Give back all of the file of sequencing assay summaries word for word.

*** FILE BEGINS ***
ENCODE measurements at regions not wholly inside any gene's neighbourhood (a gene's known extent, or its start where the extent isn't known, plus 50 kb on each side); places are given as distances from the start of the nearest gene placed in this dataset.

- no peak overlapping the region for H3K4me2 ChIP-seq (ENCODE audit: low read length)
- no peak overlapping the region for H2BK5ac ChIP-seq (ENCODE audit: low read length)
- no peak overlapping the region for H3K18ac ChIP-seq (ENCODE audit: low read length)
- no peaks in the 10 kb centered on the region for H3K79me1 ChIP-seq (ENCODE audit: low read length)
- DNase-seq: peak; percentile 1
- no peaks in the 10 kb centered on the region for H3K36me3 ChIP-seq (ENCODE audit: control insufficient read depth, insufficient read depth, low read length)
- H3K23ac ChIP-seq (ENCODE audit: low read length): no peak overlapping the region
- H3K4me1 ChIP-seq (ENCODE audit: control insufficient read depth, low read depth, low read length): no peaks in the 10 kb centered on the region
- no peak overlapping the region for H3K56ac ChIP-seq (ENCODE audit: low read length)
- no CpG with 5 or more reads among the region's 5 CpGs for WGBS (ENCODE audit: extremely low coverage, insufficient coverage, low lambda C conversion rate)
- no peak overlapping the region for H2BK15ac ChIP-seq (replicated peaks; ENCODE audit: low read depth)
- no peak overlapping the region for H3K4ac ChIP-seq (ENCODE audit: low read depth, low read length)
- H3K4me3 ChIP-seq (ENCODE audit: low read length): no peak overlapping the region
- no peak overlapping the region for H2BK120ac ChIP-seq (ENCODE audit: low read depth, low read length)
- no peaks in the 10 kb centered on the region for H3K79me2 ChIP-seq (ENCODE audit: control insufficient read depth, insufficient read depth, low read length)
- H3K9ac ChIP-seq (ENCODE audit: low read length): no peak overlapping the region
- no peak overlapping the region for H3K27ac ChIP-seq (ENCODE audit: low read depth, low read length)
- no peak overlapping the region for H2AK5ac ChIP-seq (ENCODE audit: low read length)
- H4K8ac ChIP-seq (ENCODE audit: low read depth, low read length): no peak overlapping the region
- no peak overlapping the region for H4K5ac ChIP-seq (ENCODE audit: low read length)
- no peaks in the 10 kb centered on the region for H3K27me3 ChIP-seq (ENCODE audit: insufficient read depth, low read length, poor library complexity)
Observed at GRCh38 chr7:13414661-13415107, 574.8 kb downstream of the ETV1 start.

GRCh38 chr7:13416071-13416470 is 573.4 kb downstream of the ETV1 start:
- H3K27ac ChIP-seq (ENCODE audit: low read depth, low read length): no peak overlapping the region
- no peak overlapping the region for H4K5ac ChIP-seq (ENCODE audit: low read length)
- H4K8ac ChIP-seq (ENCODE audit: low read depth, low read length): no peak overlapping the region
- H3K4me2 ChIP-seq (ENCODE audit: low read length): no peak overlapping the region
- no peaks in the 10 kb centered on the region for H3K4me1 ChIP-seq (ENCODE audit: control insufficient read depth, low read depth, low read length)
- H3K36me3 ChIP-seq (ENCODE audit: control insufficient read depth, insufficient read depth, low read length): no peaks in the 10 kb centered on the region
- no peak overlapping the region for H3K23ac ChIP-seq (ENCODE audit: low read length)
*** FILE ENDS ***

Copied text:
ENCODE measurements at regions not wholly inside any gene's neighbourhood (a gene's known extent, or its start where the extent isn't known, plus 50 kb on each side); places are given as distances from the start of the nearest gene placed in this dataset.

- no peak overlapping the region for H3K4me2 ChIP-seq (ENCODE audit: low read length)
- no peak overlapping the region for H2BK5ac ChIP-seq (ENCODE audit: low read length)
- no peak overlapping the region for H3K18ac ChIP-seq (ENCODE audit: low read length)
- no peaks in the 10 kb centered on the region for H3K79me1 ChIP-seq (ENCODE audit: low read length)
- DNase-seq: peak; percentile 1
- no peaks in the 10 kb centered on the region for H3K36me3 ChIP-seq (ENCODE audit: control insufficient read depth, insufficient read depth, low read length)
- H3K23ac ChIP-seq (ENCODE audit: low read length): no peak overlapping the region
- H3K4me1 ChIP-seq (ENCODE audit: control insufficient read depth, low read depth, low read length): no peaks in the 10 kb centered on the region
- no peak overlapping the region for H3K56ac ChIP-seq (ENCODE audit: low read length)
- no CpG with 5 or more reads among the region's 5 CpGs for WGBS (ENCODE audit: extremely low coverage, insufficient coverage, low lambda C conversion rate)
- no peak overlapping the region for H2BK15ac ChIP-seq (replicated peaks; ENCODE audit: low read depth)
- no peak overlapping the region for H3K4ac ChIP-seq (ENCODE audit: low read depth, low read length)
- H3K4me3 ChIP-seq (ENCODE audit: low read length): no peak overlapping the region
- no peak overlapping the region for H2BK120ac ChIP-seq (ENCODE audit: low read depth, low read length)
- no peaks in the 10 kb centered on the region for H3K79me2 ChIP-seq (ENCODE audit: control insufficient read depth, insufficient read depth, low read length)
- H3K9ac ChIP-seq (ENCODE audit: low read length): no peak overlapping the region
- no peak overlapping the region for H3K27ac ChIP-seq (ENCODE audit: low read depth, low read length)
- no peak overlapping the region for H2AK5ac ChIP-seq (ENCODE audit: low read length)
- H4K8ac ChIP-seq (ENCODE audit: low read depth, low read length): no peak overlapping the region
- no peak overlapping the region for H4K5ac ChIP-seq (ENCODE audit: low read length)
- no peaks in the 10 kb centered on the region for H3K27me3 ChIP-seq (ENCODE audit: insufficient read depth, low read length, poor library complexity)
Observed at GRCh38 chr7:13414661-13415107, 574.8 kb downstream of the ETV1 start.

GRCh38 chr7:13416071-13416470 is 573.4 kb downstream of the ETV1 start:
- H3K27ac ChIP-seq (ENCODE audit: low read depth, low read length): no peak overlapping the region
- no peak overlapping the region for H4K5ac ChIP-seq (ENCODE audit: low read length)
- H4K8ac ChIP-seq (ENCODE audit: low read depth, low read length): no peak overlapping the region
- H3K4me2 ChIP-seq (ENCODE audit: low read length): no peak overlapping the region
- no peaks in the 10 kb centered on the region for H3K4me1 ChIP-seq (ENCODE audit: control insufficient read depth, low read depth, low read length)
- H3K36me3 ChIP-seq (ENCODE audit: control insufficient read depth, insufficient read depth, low read length): no peaks in the 10 kb centered on the region
- no peak overlapping the region for H3K23ac ChIP-seq (ENCODE audit: low read length)